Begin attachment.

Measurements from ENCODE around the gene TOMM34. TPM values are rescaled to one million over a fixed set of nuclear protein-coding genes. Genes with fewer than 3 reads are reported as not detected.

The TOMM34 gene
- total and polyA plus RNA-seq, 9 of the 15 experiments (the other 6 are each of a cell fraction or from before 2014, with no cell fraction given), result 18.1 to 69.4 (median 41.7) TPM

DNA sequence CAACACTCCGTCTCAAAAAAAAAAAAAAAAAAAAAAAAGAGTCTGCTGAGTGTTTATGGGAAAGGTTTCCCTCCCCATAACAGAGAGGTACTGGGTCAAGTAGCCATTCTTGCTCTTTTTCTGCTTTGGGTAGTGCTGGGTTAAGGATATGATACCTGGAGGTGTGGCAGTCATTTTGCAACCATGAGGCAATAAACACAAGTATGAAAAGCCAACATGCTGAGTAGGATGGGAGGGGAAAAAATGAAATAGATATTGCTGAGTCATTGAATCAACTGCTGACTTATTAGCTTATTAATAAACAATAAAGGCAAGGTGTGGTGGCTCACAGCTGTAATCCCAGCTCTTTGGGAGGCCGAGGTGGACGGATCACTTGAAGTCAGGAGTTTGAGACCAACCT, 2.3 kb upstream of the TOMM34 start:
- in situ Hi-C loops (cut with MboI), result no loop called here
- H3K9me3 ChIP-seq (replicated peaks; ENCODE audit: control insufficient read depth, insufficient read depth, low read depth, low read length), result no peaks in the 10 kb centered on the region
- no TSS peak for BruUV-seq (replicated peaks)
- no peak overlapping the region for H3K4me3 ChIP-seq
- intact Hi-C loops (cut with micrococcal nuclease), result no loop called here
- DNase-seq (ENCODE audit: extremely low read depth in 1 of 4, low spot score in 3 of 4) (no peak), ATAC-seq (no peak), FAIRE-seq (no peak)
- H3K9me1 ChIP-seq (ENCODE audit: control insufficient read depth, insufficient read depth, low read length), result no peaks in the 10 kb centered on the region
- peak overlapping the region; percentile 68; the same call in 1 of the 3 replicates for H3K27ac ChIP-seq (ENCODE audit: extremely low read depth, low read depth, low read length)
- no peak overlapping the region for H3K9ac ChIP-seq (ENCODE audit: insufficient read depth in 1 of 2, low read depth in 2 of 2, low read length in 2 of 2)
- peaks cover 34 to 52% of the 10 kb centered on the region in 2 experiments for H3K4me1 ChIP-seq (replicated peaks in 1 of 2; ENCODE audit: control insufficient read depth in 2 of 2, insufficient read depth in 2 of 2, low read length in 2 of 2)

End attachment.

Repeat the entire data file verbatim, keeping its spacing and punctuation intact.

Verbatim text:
Measurements from ENCODE around the gene TOMM34. TPM values are rescaled to one million over a fixed set of nuclear protein-coding genes. Genes with fewer than 3 reads are reported as not detected.

The TOMM34 gene
- total and polyA plus RNA-seq, 9 of the 15 experiments (the other 6 are each of a cell fraction or from before 2014, with no cell fraction given), result 18.1 to 69.4 (median 41.7) TPM

DNA sequence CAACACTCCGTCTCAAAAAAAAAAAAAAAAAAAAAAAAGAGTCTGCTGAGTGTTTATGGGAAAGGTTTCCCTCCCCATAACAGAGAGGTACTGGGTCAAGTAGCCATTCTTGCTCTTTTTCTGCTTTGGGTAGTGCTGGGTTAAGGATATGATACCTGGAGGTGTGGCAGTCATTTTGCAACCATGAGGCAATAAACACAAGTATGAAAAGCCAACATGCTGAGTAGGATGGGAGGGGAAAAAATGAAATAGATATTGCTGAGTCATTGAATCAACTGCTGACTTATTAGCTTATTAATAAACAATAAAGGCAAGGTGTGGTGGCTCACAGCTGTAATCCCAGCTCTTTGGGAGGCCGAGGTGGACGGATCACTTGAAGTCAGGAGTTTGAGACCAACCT, 2.3 kb upstream of the TOMM34 start:
- in situ Hi-C loops (cut with MboI), result no loop called here
- H3K9me3 ChIP-seq (replicated peaks; ENCODE audit: control insufficient read depth, insufficient read depth, low read depth, low read length), result no peaks in the 10 kb centered on the region
- no TSS peak for BruUV-seq (replicated peaks)
- no peak overlapping the region for H3K4me3 ChIP-seq
- intact Hi-C loops (cut with micrococcal nuclease), result no loop called here
- DNase-seq (ENCODE audit: extremely low read depth in 1 of 4, low spot score in 3 of 4) (no peak), ATAC-seq (no peak), FAIRE-seq (no peak)
- H3K9me1 ChIP-seq (ENCODE audit: control insufficient read depth, insufficient read depth, low read length), result no peaks in the 10 kb centered on the region
- peak overlapping the region; percentile 68; the same call in 1 of the 3 replicates for H3K27ac ChIP-seq (ENCODE audit: extremely low read depth, low read depth, low read length)
- no peak overlapping the region for H3K9ac ChIP-seq (ENCODE audit: insufficient read depth in 1 of 2, low read depth in 2 of 2, low read length in 2 of 2)
- peaks cover 34 to 52% of the 10 kb centered on the region in 2 experiments for H3K4me1 ChIP-seq (replicated peaks in 1 of 2; ENCODE audit: control insufficient read depth in 2 of 2, insufficient read depth in 2 of 2, low read length in 2 of 2)